When Mr. Darch Jr. first visited the Doi Chang village, he thought he had gone back in time. There was very little running water, no electricity, and no sewer system. They stayed in a grass hut where, at night, the mice would come and stiff at their ears. “Now they have paved roads – what used to take six hours to get to the village now takes an hour-and-a-half,” explains Mr. Darch Jr. “There’s a medical facility, modern accommodations, banks, a gas station, grocery stores. There’s access to Internet, cell towers. In 10 years, it has completely transformed.”
Dozens of awards, a four-part series on Global TV, and ample media recognition have followed on the heels of this tremendous transformation. Today, Doi Chaang coffee is the only single-origin, 100% Arabica, USDA Certified Organic, Fair Trade Certified, shade grown Thai coffee available in North America and Europe. “As far as I know, we are the only people who truly have a direct relationship with the growing community,” says Mr. Darch Jr. “There’s a lot of direct trade, but we live and work there, and we go beyond what fair trade mandates. We pay significantly more. Instead of taking from them, we are working together. The model was shown to be successful, so now we have an opportunity to look at other communities in South America and Africa that we have the potential to have direct relationships with.”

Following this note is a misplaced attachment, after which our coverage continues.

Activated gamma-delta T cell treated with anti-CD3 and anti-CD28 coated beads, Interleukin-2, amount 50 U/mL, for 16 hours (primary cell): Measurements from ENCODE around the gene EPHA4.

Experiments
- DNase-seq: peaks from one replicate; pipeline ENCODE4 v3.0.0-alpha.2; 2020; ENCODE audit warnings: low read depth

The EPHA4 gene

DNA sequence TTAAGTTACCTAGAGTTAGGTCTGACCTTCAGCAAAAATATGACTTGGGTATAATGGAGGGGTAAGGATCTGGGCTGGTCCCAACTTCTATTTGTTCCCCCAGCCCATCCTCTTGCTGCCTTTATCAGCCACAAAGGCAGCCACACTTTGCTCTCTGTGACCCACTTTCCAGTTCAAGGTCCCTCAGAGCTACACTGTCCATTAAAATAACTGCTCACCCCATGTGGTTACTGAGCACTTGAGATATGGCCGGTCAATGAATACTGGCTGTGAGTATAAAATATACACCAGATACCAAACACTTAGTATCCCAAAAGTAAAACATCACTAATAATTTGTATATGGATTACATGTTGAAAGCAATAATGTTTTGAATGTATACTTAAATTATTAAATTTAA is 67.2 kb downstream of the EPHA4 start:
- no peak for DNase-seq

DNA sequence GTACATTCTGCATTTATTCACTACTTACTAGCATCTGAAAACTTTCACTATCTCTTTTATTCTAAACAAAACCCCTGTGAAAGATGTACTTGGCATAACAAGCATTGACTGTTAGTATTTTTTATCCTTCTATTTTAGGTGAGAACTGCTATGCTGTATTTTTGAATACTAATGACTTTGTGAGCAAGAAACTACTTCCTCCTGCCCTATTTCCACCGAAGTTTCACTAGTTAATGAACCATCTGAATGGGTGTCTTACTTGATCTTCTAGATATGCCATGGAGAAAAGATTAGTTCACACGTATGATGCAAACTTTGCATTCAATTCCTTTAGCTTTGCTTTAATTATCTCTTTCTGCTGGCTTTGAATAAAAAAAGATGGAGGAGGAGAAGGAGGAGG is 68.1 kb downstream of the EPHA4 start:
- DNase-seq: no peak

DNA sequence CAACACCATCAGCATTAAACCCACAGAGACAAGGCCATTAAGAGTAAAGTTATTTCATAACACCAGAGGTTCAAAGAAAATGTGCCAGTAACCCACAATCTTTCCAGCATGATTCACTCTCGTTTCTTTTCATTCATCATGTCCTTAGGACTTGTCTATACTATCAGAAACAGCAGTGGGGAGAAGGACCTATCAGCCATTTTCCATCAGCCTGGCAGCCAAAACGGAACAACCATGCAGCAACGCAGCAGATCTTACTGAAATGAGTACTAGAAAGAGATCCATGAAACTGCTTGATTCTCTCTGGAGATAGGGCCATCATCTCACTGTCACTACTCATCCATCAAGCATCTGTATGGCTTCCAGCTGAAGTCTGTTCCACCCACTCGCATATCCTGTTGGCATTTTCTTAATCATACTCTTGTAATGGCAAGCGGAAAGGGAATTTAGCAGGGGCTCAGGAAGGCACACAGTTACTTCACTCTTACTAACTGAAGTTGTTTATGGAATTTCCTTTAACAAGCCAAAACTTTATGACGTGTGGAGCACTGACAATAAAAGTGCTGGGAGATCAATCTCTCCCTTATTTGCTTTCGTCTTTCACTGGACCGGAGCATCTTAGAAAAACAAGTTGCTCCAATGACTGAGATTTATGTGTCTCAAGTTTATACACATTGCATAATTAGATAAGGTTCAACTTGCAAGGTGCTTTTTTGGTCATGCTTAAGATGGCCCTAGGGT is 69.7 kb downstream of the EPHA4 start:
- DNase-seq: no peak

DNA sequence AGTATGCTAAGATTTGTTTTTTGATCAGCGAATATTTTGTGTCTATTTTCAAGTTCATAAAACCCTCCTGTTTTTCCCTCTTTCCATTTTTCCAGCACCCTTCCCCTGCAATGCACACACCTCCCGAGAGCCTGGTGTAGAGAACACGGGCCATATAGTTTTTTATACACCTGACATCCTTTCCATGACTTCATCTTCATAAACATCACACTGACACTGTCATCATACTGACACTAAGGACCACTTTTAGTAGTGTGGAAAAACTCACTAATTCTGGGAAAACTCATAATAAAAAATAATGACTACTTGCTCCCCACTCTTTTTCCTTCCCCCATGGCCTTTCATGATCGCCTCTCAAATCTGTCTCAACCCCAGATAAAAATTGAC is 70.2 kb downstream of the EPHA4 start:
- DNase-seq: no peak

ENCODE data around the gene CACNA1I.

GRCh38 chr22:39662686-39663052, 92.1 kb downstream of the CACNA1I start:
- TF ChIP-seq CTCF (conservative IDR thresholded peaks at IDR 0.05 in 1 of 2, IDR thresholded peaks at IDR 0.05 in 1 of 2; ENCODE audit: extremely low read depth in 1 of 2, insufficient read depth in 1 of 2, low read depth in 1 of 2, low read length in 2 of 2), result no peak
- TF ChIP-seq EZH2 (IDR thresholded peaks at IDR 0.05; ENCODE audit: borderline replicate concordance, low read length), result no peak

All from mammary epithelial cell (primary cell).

Mr. Darch Sr. just celebrated his 30th anniversary as a member of Terminal City Club. In 1987, he followed the advice of a friend who suggested that he join the Club to be more connected to Vancouver’s business community. Mr. Darch Sr. quickly became a great supporter of the Club; he served on the Board of Directors for many years, and even helped the Club close the financing for the building we now call home. Mr. Darch Jr. originally joined the Club in 2003, but remembers visiting TCC when he was much younger. “My father used to take my brother and I here for Father and Son Billiards Night back in the 80s,” he says.
Reflecting on his achievements during his long career in banking, mining, and as a successful businessman, Mr. Darch Sr. says that he’s never started anything in order to chase financial gain. “I started projects because they were interesting,” he says. “If you see an opportunity, understand what it is first. If you’re prepared to make a strong commitment in time and effort, and you are transparent and honest in your approach, then you will have a chance to be successful.” Having also switched careers several times in his life, Mr. Darch Jr. suggests becoming friends with change. “Learn to adapt. If you can embrace change you can do anything because you won’t get stuck,” he says.
For the Darchs, the future remains bright. “Retiring is stepping away from something that you don’t want to do, but that you’ve had to do to earn money,” says Mr. Darch Sr. “So for me, I’ll just continue what I’m doing.” ■
Doi Chaang drip coffee can be enjoyed in 1892 and Cuvée. Interested in learning more? Critically-acclaimed author Mark Pendergrast captures the Doi Chaang story in full in Beyond Fair Trade (2015).